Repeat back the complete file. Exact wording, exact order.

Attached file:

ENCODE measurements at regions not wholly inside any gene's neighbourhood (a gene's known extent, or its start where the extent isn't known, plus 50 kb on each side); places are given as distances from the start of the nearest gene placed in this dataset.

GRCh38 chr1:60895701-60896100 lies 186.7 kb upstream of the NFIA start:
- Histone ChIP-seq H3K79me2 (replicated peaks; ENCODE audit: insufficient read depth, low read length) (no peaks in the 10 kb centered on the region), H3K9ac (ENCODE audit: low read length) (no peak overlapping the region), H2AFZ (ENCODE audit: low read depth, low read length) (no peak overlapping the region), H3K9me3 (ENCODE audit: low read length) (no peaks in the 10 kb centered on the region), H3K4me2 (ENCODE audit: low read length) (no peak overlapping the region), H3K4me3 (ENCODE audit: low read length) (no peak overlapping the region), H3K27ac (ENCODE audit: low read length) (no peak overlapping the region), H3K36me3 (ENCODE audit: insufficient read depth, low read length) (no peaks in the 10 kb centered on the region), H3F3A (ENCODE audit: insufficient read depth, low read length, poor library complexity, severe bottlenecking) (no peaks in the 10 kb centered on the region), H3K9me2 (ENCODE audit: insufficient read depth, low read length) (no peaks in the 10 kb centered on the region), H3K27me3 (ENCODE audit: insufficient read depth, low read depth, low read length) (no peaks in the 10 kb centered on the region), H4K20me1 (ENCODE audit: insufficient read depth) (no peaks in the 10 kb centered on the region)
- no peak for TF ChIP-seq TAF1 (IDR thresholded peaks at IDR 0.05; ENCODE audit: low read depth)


ENCODE measurements at regions not wholly inside any gene's neighbourhood (a gene's known extent, or its start where the extent isn't known, plus 50 kb on each side); places are given as distances from the start of the nearest gene placed in this dataset.

GRCh38 chr1:60895701-60896100 lies 186.7 kb upstream of the NFIA start:
- Histone ChIP-seq H3K79me2 (replicated peaks; ENCODE audit: insufficient read depth, low read length) (no peaks in the 10 kb centered on the region), H3K9ac (ENCODE audit: low read length) (no peak overlapping the region), H2AFZ (ENCODE audit: low read depth, low read length) (no peak overlapping the region), H3K9me3 (ENCODE audit: low read length) (no peaks in the 10 kb centered on the region), H3K4me2 (ENCODE audit: low read length) (no peak overlapping the region), H3K4me3 (ENCODE audit: low read length) (no peak overlapping the region), H3K27ac (ENCODE audit: low read length) (no peak overlapping the region), H3K36me3 (ENCODE audit: insufficient read depth, low read length) (no peaks in the 10 kb centered on the region), H3F3A (ENCODE audit: insufficient read depth, low read length, poor library complexity, severe bottlenecking) (no peaks in the 10 kb centered on the region), H3K9me2 (ENCODE audit: insufficient read depth, low read length) (no peaks in the 10 kb centered on the region), H3K27me3 (ENCODE audit: insufficient read depth, low read depth, low read length) (no peaks in the 10 kb centered on the region), H4K20me1 (ENCODE audit: insufficient read depth) (no peaks in the 10 kb centered on the region)
- no peak for TF ChIP-seq TAF1 (IDR thresholded peaks at IDR 0.05; ENCODE audit: low read depth)